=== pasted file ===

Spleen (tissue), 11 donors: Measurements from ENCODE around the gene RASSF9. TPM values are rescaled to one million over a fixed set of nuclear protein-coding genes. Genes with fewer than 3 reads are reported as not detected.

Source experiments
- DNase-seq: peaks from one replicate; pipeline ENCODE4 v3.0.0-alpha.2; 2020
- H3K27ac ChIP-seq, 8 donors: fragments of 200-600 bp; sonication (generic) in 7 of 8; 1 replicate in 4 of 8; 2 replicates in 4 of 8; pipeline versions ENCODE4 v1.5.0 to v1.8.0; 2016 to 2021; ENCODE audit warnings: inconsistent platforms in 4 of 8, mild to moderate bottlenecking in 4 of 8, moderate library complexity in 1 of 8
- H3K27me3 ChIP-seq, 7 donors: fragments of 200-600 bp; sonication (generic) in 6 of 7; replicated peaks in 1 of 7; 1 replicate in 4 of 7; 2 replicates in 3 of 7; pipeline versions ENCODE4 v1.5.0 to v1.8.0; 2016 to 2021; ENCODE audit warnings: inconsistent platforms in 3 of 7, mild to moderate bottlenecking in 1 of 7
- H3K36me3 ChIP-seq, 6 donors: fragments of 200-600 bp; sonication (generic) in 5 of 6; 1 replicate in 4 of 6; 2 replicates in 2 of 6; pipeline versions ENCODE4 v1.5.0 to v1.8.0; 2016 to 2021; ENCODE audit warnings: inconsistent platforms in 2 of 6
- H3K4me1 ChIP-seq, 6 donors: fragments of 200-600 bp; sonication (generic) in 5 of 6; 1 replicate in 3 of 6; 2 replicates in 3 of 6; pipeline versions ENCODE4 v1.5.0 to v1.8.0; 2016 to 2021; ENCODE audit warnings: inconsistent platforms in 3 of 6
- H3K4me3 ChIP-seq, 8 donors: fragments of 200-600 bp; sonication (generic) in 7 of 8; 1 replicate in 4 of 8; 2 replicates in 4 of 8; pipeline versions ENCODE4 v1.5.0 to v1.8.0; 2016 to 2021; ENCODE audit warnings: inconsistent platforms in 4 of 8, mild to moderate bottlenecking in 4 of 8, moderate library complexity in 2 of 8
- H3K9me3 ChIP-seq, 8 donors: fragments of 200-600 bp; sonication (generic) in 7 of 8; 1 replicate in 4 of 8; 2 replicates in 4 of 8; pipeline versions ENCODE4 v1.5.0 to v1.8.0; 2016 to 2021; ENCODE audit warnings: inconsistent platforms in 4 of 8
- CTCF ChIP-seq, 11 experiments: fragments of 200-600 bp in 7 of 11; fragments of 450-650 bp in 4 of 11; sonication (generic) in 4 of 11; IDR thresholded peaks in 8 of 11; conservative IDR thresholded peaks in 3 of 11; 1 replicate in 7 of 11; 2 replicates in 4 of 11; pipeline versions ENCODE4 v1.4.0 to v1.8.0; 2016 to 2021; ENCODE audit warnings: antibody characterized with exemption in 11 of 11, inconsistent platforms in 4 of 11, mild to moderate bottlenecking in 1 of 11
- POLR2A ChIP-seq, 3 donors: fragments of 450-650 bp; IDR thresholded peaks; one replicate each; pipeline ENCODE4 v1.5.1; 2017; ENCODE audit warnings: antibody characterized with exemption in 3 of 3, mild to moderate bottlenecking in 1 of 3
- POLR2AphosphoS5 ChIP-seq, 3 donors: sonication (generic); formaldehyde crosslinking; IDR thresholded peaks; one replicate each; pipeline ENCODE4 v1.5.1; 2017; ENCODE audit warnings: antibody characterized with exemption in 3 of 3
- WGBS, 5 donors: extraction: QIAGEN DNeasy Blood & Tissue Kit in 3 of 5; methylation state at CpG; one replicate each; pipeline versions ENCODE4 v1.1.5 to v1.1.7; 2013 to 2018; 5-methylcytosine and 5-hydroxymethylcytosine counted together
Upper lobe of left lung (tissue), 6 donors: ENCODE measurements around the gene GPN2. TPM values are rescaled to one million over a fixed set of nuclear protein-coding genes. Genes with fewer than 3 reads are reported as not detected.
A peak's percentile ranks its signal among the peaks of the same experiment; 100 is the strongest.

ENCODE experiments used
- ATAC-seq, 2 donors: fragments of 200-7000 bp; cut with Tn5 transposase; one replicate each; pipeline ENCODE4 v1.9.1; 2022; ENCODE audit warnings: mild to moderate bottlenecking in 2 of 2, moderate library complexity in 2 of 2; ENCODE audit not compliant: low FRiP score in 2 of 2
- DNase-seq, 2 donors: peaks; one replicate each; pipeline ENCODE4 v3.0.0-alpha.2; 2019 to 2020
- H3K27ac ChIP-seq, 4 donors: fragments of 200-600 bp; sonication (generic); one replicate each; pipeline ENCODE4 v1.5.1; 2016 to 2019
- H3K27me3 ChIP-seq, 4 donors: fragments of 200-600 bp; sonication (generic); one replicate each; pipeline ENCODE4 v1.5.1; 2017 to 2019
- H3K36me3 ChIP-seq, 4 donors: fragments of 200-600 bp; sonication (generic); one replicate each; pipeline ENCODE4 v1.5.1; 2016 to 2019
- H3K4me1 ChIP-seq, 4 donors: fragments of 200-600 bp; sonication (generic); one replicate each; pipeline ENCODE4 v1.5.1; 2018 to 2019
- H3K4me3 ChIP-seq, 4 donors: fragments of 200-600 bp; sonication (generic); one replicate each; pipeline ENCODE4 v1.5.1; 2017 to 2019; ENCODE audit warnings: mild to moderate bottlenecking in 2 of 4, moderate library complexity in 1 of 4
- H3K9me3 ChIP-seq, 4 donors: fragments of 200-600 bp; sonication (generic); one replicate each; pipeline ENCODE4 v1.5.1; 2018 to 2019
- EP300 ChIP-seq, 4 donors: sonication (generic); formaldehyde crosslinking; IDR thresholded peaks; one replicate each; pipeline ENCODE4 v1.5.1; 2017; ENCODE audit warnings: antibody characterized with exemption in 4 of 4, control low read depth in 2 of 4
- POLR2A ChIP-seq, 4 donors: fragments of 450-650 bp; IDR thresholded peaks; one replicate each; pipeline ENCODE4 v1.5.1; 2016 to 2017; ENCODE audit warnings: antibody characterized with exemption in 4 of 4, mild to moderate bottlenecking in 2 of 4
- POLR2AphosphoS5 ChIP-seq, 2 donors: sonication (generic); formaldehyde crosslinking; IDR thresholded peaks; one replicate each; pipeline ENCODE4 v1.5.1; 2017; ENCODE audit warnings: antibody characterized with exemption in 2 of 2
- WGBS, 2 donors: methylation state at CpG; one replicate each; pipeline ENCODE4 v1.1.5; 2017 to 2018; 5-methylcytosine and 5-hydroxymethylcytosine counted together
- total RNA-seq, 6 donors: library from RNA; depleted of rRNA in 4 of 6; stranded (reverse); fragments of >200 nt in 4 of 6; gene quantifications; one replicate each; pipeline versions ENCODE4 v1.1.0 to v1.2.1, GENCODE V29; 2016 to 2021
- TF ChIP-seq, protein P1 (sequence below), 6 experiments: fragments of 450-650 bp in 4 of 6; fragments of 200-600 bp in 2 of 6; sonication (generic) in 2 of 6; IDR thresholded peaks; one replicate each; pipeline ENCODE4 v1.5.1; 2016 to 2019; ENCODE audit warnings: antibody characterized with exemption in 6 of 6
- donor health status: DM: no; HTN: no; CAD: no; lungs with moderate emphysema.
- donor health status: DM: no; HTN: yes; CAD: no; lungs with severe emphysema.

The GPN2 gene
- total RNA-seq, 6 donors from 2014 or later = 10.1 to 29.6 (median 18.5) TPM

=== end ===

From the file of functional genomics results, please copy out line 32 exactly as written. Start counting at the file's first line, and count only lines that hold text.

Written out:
- donor health status: DM: no; HTN: yes; CAD: no; lungs with severe emphysema.